cover image Crossing Ocean Parkway

Crossing Ocean Parkway

Marianna De Marco Torgovnick. University of Chicago Press, $22.5 (187pp) ISBN 978-0-226-80829-1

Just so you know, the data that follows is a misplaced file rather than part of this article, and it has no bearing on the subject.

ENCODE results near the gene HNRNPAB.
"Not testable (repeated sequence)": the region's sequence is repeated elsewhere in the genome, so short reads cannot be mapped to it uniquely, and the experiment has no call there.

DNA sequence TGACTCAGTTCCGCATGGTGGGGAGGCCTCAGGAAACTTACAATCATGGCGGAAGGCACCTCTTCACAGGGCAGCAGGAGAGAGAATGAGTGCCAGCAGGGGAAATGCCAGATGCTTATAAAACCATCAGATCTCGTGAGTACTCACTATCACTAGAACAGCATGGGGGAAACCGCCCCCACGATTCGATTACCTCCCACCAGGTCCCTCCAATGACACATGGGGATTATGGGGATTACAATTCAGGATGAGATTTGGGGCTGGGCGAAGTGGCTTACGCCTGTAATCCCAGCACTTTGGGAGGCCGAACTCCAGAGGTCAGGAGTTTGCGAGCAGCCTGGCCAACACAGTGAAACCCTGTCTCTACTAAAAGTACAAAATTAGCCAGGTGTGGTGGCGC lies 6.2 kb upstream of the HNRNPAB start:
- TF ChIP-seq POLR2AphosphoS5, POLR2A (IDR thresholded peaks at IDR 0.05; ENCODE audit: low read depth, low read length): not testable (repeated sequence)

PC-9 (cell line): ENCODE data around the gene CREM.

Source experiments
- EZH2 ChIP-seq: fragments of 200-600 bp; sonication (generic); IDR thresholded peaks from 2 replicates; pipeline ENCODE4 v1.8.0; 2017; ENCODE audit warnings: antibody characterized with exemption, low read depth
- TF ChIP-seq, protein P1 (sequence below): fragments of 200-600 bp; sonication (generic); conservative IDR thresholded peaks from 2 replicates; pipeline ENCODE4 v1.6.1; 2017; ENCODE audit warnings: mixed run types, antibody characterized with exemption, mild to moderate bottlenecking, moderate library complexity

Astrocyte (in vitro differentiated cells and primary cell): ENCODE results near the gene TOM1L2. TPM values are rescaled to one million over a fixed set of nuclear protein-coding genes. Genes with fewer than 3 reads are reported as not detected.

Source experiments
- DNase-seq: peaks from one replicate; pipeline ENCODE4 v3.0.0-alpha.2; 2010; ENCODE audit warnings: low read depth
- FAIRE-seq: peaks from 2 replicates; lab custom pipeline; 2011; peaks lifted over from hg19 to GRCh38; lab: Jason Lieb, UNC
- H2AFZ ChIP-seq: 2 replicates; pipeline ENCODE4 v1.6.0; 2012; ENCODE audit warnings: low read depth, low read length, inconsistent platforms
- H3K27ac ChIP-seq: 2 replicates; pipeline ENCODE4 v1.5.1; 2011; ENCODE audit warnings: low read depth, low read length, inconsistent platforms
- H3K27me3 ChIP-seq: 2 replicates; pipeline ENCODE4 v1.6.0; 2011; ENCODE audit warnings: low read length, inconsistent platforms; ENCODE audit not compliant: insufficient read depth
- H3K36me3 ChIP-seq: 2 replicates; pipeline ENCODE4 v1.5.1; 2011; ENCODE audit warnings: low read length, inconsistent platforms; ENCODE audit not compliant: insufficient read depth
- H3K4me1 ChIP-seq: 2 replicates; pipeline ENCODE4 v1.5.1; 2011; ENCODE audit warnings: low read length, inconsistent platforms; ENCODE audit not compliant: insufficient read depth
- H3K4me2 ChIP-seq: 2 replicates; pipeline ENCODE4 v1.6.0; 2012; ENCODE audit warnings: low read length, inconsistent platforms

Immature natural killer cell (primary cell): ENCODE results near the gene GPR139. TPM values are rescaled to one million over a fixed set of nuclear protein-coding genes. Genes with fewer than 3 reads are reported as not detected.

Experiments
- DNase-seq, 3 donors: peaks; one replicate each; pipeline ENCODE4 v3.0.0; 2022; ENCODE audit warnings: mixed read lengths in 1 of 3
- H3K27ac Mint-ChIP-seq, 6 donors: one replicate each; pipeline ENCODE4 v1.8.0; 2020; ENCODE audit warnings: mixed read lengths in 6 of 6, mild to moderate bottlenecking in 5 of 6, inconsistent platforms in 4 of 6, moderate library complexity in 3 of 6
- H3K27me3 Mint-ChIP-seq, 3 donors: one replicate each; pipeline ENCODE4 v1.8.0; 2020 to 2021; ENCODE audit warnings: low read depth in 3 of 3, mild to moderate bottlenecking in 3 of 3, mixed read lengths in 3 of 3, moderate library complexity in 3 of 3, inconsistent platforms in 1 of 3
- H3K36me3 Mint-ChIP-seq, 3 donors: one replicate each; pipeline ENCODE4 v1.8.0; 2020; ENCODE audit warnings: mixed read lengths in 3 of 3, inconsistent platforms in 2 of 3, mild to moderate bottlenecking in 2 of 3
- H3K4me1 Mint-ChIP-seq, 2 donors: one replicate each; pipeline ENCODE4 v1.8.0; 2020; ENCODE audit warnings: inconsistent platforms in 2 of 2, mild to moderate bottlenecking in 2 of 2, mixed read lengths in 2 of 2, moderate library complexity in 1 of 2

Torgovnick, a professor of English at Duke University, grew up in Brooklyn, New York's heavily Italian Bensonhurst neighborhood, but she crossed the Ocean Parkway boundary to marry Stu Torgovnick, a Jew from Brooklyn's Sheepshead Bay. Her lucid, loosely linked essays, some personal, others more literary, concern such crossings. ``On Being White, Female and Born in Bensonhurst'' takes off from the 1989 racially motivated Bensonhurst killing of African American Yusuf Hawkins to explore the ``simultaneously choking and nutritive power'' of the writer's roots. ``Slasher Stories'' thoughtfully connects the tales of violence against victimized women, often found in women's magazines, with some of Torgovnick's moments under threat or at a loss as mother and teacher. Surprisingly, the feminist author offers a compassionate reading of the seemingly sexist and racist Dr. Dolittle series and defends Mario Puzo's The Godfather as a serious novel. Perhaps Torgovnick's best mix of personal and professional is her critique of Camille Paglia, suggesting that the critic's spiritual ``hollowness'' comes from her internalization of ``the way Italian Americans are trained to think about women''-i.e., that ``woman can be good, but men are always better.'' (Oct.)